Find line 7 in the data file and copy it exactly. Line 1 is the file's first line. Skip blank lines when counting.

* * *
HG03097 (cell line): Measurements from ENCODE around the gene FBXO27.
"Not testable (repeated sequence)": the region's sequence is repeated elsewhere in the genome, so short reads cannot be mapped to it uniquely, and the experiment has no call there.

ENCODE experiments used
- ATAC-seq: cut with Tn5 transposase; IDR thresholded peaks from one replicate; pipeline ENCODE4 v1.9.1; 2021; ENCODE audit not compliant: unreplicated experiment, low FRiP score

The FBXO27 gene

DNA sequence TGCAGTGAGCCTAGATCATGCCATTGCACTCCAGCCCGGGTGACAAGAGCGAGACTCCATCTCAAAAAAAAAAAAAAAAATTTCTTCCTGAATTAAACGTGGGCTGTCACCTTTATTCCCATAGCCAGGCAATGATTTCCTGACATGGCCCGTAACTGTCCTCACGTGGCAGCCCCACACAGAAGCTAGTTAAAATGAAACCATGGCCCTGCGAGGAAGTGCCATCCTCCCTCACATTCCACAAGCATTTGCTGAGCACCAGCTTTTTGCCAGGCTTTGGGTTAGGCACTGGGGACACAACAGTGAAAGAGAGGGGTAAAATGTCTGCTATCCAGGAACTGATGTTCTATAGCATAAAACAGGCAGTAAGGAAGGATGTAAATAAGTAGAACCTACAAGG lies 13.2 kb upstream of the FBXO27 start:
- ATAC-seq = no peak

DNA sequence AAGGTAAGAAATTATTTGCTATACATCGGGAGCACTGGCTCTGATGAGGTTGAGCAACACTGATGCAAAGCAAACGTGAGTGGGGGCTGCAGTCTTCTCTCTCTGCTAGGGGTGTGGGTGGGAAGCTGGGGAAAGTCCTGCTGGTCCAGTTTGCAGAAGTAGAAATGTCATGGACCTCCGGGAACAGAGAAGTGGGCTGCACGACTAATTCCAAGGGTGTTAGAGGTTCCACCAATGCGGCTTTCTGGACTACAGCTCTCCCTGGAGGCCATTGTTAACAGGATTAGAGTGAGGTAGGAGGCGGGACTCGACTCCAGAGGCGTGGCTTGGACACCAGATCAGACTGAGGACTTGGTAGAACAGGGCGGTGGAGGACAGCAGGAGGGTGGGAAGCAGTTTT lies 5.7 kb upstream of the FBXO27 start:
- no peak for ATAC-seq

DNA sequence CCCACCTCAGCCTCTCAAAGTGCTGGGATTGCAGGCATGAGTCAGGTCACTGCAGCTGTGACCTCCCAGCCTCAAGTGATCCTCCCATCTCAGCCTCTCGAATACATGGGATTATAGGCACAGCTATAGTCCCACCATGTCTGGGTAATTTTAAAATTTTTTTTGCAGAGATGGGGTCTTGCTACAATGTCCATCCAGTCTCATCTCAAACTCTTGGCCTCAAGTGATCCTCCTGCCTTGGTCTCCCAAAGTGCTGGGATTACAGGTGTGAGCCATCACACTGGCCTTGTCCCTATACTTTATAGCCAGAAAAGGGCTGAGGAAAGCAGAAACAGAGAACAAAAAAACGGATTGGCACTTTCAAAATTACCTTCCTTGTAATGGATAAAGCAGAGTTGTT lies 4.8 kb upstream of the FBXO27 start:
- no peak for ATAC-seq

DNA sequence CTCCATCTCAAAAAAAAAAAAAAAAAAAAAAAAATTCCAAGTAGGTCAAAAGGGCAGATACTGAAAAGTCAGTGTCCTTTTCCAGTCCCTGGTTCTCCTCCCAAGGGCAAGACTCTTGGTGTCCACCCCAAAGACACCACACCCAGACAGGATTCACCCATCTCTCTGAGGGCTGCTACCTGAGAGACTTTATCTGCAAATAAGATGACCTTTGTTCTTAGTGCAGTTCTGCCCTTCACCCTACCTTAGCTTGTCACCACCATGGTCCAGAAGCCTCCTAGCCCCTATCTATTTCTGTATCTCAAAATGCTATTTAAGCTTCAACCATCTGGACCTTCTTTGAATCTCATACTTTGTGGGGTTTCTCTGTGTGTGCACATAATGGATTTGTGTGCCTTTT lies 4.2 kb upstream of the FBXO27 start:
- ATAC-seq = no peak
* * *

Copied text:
- ATAC-seq = no peak